Tax time is a funny time of year. I often spend the weeks leading up to April 15th dreading the task ahead. The day I have my taxes done, the dread turns into fear – will I owe anything? Am I about to go broke in five minutes? Then, if I find out I’m actually getting a return, trepidation turns into excitement: what am I going to do with my newfound chunk of change??
This emotional tug of war I play every year is admittedly an unhealthy approach to both taxes and personal finance in general. Being in control of your money means being prepared for the unexpected and even having ideas in mind if you come into a windfall. However, I don’t think I’m alone in this approach. In fact, recent articles in NPR and USA Today highlight the problem with our relationship with our tax returns specifically.
Does it Even Make Financial Sense to Get a Tax Return?
I’ve always thought of a tax return as a good thing. I mean, you pretty much get a return or owe money, right? Breaking even seems like a delicate balance and I simply don’t want to make that gamble. With the recent uptick in news on tax returns, I’m learning that I may be thinking about it all wrong.
A recent article in USA Today addresses this topic and goes so far as to say that getting a tax return might not be a good thing at all. In fact, it could even be costing you money from month to month. This is especially true for those living paycheck to paycheck:
“‘Often the very people who celebrate receiving a refund are those who are most in need of extra money in their pocket each month,’ said Gail Cunningham, a spokesperson for the National Foundation for Credit Counseling.
… Cunningham points out that a refund of $3,000 adds up to about $250 in extra taxes each month – cash that may make the difference between missing a car payment or bouncing a rent check for many lower-income Americans.”
I don’t know about you, but I could certainly do well to have a couple extra hundred dollars in my pocket each month. In fact, doing so would allow me to double my student loan payment every month – an act that would save me thousands of dollars in interest and probably knock a few years off my 20 year repayment plan.
The reasons I – and many people – don’t do this vary. However, two major factors are not understanding how/why to plan to not get a return and preferring to have a bigger chunk of money at the end of the year. As USA Today points out, many people think this will allow them to save better than they would on their own – but this only works if people actually put the return into savings when they get it, which leads me to the next point…
Who’s Vying to Get a Piece of Your Tax Return Pie
We’re not the only ones excited about tax return time. Retailers looking to increase sales in an otherwise slow time of year capitalize on the fact that many Americans are about to receive a large check in the coming weeks. How? Sales.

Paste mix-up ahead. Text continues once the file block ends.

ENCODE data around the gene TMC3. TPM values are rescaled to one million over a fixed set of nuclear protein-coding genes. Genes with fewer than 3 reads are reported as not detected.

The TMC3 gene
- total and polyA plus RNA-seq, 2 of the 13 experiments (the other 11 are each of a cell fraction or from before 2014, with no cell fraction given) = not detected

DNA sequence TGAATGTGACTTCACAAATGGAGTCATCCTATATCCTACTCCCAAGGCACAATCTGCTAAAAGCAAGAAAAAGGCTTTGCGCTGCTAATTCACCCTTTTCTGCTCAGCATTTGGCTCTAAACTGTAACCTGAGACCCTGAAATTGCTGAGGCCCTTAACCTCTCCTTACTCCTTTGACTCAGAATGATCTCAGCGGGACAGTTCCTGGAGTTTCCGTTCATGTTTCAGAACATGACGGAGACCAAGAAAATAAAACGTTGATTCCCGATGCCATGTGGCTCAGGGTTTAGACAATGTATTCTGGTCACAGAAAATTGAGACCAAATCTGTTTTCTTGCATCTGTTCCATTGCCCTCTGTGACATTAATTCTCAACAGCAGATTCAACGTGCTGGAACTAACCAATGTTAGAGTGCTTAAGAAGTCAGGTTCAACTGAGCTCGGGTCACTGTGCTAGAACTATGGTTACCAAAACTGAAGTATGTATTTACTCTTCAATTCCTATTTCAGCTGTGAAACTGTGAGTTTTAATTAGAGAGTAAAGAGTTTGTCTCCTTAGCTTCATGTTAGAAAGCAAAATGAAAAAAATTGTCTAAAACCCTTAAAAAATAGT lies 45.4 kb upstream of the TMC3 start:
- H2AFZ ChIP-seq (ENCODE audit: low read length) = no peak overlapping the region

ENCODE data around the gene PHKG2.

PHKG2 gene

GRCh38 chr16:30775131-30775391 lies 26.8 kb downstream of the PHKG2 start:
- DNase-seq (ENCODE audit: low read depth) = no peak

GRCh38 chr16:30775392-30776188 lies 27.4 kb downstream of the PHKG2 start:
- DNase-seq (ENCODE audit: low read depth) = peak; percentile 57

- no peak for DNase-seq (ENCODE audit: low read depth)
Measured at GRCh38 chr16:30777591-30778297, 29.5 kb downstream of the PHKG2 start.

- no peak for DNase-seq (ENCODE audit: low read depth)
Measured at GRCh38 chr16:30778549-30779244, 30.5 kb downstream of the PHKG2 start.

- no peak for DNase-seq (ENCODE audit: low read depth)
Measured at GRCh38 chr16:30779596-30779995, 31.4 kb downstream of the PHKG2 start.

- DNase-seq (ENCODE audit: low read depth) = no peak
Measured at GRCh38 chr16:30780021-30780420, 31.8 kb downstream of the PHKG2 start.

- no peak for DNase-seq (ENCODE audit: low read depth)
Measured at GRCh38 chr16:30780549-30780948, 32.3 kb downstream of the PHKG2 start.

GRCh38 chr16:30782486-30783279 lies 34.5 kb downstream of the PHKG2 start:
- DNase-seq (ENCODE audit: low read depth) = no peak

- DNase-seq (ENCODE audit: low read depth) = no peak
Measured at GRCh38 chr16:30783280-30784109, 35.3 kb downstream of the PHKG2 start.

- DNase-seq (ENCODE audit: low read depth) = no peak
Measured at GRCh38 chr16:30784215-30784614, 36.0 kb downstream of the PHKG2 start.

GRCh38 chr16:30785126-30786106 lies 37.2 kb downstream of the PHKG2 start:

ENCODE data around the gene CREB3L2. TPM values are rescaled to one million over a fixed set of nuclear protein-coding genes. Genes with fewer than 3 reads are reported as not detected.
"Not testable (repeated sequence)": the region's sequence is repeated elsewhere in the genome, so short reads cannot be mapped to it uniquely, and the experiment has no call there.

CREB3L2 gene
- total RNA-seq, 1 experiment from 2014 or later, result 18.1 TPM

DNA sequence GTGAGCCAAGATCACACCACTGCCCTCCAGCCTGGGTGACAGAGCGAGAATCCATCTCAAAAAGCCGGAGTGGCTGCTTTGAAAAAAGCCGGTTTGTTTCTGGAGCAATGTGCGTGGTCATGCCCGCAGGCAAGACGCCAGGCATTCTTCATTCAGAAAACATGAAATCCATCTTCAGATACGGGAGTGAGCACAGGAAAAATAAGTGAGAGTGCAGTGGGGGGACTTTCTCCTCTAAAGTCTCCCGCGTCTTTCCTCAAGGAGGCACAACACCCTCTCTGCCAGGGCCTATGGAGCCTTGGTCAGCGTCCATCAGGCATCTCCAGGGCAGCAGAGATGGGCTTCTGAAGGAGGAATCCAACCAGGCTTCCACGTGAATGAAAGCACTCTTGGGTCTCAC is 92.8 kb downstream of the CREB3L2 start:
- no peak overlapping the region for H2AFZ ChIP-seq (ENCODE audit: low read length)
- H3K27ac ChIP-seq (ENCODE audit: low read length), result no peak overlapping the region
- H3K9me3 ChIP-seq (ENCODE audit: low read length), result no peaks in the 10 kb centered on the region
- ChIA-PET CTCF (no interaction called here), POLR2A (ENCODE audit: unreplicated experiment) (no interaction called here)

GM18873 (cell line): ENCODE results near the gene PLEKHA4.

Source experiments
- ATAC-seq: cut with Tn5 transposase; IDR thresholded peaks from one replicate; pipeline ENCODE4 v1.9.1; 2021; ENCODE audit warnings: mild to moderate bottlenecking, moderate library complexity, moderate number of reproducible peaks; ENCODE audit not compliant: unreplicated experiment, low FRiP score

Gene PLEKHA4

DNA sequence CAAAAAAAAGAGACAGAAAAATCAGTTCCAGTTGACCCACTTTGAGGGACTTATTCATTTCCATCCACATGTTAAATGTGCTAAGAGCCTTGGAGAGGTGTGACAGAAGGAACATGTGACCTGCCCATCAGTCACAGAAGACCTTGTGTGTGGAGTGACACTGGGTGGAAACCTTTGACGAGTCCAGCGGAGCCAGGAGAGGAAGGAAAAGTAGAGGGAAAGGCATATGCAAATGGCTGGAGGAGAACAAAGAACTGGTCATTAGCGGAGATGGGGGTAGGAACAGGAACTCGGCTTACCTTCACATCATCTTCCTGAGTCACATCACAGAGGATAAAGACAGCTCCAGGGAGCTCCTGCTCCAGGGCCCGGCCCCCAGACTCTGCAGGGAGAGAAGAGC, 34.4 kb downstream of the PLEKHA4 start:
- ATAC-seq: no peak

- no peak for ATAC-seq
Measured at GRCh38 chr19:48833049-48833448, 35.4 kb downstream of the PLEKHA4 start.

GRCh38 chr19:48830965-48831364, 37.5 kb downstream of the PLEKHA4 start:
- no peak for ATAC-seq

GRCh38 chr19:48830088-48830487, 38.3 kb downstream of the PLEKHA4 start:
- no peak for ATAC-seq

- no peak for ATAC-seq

A recent article on NPR discusses the fact that retailers are planning ahead to find ways to lure you into their stores so you can spend your tax return on their goods rather than whatever it was you originally had planned for this money. If you even type “tax time deals” in Google, you’ll find pages of results showing stores that advertise special prices just for this month only. Of course, if you ignore any advertisements you see, then this won’t be an issue. If only it were that simple.
What We Really Do With Our Tax Returns
If we’re deciding to get a tax return each year (instead of changing our taxes to take out less each month) so we can force ourselves to save more, why does the impulse to spend some or all of that money hit so quickly when the check comes?
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I find myself guilty of this every year. I find out the return I’ll get and then start fantasizing about using it to pay down my student loans more or pad my savings account. But inevitably I find something to spend my money on as well. Maybe it’s something I’ve had my eye on for the past few months or it’s simply an impulse when I’m out and about. It’s so easy for me to rationalize because it’s usually a small fraction of the total amount I’m getting back. There’s just something about receiving that larger lump sum that makes me feel like it’s okay to have a little fun with it too – something I probably wouldn’t do if I received smaller amounts each month.
But where’s the logic in that? If I’m taking a return each year in the hopes of paying down debt or saving more money, then why do I receive the money and feel like I deserve a little something special before I apply it to its allotted function? Yes, it’s good to have fun with money and not just approach it like a chore – but that fun should be planned. I don’t work so hard for my money to just spend it without planning ahead. Impulse spending often leads to regret for me – while planned fun spending is more rewarding.
So why do so many of us go a little retail crazy with our tax returns? I’ve heard people use tax returns for little things like I do all the way to something as big as a vacation. The question is, would we treat that money the same way if we received it in smaller chunks each month? Or would it be easier to budget that money to longer-term benefits like debt payoff and savings and retirement building?
There’s no clear answer to these questions. In fact, the answer should be different depending on your particular situation. But what is clear is a need to rethink our gut reaction to getting a tax return and how we spend it. No matter what we choose to spend it on (or not), taking a few minutes to make sure the decision makes sense for the whole year ahead (and not just these few weeks) can snap us out of the return retail spending mindset.
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